As a transactional publishing attorney and mystery author, you might say secrets are my stock in trade. Most of my work involves issues I cannot talk about in public, and much of my writing … well, yeah. Can’t tell that either.
Unfortunately, I’m also a person who likes to share things.
This creates a bit of a problem.
Not so much with work – the secrets there are not my own, and I’m good at keeping other people’s confidences. More than once, I’ve had people tell me something expecting that I would leak the information. Every time, those people end up disappointed – if it’s a secret, I never tell.
When the secrets are mine, however, I have a harder time keeping them close to the vest. That’s particularly true where the “secrets” are Things That Happen in My Novels. My sleuth, master ninja Hiro Hattori, has a highly developed backstory … none of which I can tell you (yet). He does something really cool to solve the murder in Claws of the Cat – but if I revealed it, I’d ruin the story. Even the title – Claws of the Cat – has a secret meaning. But please don’t ask.
And while we’re at it, don’t ask me to tell you the name of Hiro’s kitten.
You see my dilemma.
I love writing mystery novels. I love it so much I’ll forget to eat, forego my sleep, and put off just about any other non-client-related pursuit. I love to talk about writing, and Hiro, and all of the little details that lurk in the shadows where ninjas hide.
Except that I can’t, because most of them are secrets.
And although I would love to talk about them, the worst kind of party-pooper is the one who reveals the twist in a novel or gives away the killer before the end.
I did figure out one secret that I can tell you today, however:
If you’re reading Claws of the Cat and dying to know who the murderer is, don’t skip to the final page to find out.
Why not? Because the killer isn’t revealed on the final page of the novel – but I do reveal a different secret there, so you’ll spoil that one and still not learn the answer you skipped to find.
Does that count as a secret? I hope so.
Because the ninjas won’t let me tell you anything more.
11 Replies to “Deb Susan Has Ways of Coping With Secrets”
Claws of the Cat – read it, loved it, hassled Susan to hurry up and publish more!
Thanks Roz!! I’m so thrilled that you loved it – and I’m hoping you like Book 2 even more! (Everyone in my critique group says it’s even better than Claws, but we’ll see what the readers think!)
Smart move there, writer person. I (may have, sometime, in the past) skipped to the end to see how a book turned out. Very sneaky of you.
I’m a sneaky peeker too, Kerry, which is one reason why I decided to make it impossible for people to ruin the experience with the last page. Unfortunately, that second secret will be spoiled if people peek, though, so … maybe I’m not as clever as I thought!
I never read the last page!! I know people who do, but I love the element of surprise, not knowing how a story ends. And even if I think I know, I always love finding out how the author decided to end his or her novel.
I try not to, but sometimes…well, I’m weak. Most of the time I hold off, though, because I do love the surprise of knowing how the book ends when I actually get there!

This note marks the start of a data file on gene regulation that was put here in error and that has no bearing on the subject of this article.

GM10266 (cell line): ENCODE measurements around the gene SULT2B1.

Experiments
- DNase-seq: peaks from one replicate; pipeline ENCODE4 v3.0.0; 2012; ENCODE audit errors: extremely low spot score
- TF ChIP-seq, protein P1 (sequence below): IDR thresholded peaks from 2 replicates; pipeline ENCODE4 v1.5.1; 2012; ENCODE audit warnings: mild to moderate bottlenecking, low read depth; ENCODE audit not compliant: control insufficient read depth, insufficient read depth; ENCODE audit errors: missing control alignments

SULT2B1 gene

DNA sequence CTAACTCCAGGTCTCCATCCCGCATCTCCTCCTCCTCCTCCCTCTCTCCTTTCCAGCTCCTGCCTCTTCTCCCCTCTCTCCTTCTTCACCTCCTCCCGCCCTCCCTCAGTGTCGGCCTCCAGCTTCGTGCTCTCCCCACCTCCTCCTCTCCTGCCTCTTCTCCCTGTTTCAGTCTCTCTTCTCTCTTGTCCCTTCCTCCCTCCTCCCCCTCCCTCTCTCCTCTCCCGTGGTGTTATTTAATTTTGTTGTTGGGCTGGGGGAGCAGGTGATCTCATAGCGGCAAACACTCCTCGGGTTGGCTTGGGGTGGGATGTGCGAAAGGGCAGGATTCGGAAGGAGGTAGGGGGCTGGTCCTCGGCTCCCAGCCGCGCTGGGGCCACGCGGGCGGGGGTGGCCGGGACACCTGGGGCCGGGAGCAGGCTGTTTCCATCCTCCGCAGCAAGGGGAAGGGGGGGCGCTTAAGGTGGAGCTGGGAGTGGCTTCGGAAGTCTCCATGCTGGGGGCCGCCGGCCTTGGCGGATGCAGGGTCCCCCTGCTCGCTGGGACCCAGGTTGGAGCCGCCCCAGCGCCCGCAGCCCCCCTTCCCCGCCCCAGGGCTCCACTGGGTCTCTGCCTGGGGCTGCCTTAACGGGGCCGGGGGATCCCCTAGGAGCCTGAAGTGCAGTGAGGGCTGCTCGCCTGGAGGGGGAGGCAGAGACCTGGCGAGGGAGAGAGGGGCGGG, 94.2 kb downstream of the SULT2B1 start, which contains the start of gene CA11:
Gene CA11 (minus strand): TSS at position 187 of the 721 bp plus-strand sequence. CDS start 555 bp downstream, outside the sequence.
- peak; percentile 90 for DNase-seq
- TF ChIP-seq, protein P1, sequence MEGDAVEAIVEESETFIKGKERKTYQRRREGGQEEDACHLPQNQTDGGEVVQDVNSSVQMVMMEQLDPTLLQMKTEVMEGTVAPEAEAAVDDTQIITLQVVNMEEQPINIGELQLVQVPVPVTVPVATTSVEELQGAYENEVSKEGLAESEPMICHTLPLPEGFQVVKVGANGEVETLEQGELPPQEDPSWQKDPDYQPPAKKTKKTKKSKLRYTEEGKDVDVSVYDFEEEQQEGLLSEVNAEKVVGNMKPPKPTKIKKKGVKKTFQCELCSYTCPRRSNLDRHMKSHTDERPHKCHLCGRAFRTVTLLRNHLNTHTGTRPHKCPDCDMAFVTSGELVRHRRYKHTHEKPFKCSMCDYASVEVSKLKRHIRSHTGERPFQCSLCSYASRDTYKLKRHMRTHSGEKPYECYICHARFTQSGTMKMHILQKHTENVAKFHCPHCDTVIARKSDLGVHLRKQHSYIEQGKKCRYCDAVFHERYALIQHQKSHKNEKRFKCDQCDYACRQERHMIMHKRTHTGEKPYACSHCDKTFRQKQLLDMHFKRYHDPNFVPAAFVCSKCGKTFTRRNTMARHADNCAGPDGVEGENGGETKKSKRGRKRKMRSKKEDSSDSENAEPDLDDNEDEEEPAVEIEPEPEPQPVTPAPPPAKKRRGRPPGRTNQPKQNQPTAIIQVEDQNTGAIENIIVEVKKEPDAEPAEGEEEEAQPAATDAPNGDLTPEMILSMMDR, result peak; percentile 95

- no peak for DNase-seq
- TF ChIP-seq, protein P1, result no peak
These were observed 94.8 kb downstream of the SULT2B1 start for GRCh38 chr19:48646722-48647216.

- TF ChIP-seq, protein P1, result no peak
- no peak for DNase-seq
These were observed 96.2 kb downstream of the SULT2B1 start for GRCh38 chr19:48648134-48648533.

Cannot wait to read your book!!
Thanks Dana! I really hope you enjoy it!!
Secrets, secrets…Your post gets me thinking about spoilers. As in, writing your second in the series, what was your strategy for provide enough backstory from the first novel without giving away ITS secrets? I’m writing the second in my series, and my characters’ current states have everything with what occurred in the first novel. Don’t know if you had this problem while writing your second–the balance between providing just enough backstory from the previous novel without giving it all away…
(That said: I’ve heard it doesn’t really matter. That readers will read anyhow. I read Louise Penny’s novels out of order, and she definitely gives away some endings from previous novels…Didn’t bother me. But that just may be me.)
Love the cover!
You’ve hit on one of the hardest things about writing a series. It took a lot of thinking for me to tell the second story without giving away too much from Book 1 – and Book 3 is proving harder still (in part because three of the secondary characters from Book 1 and Book 2 become the focus of Book 3). One of the hardest things, for me, was referencing the prior crimes without giving away the murderer’s gender – which would cut the suspects down for people who hadn’t read those earlier books. Not mentioning a name was easy – writing the books in a way that didn’t even give away gender or important clues was much, much harder. Ultimately, I think it helps to shift the setting (my second book takes place mostly inside the shogun’s compound) but even then, I had to stay on my toes!
A bigger issue for me is dealing with certain major backstory reveals – things I’ve hidden in Book 1, but reveal in Books 2 and 3 and then will have to reference in later novels. I haven’t quite figured out the best way to handle those, but I’m working hard to find ways to keep the secrets “secret” and not spoil the previous stories in later ones.
Oops, typos, missing words above…sorry…:-)
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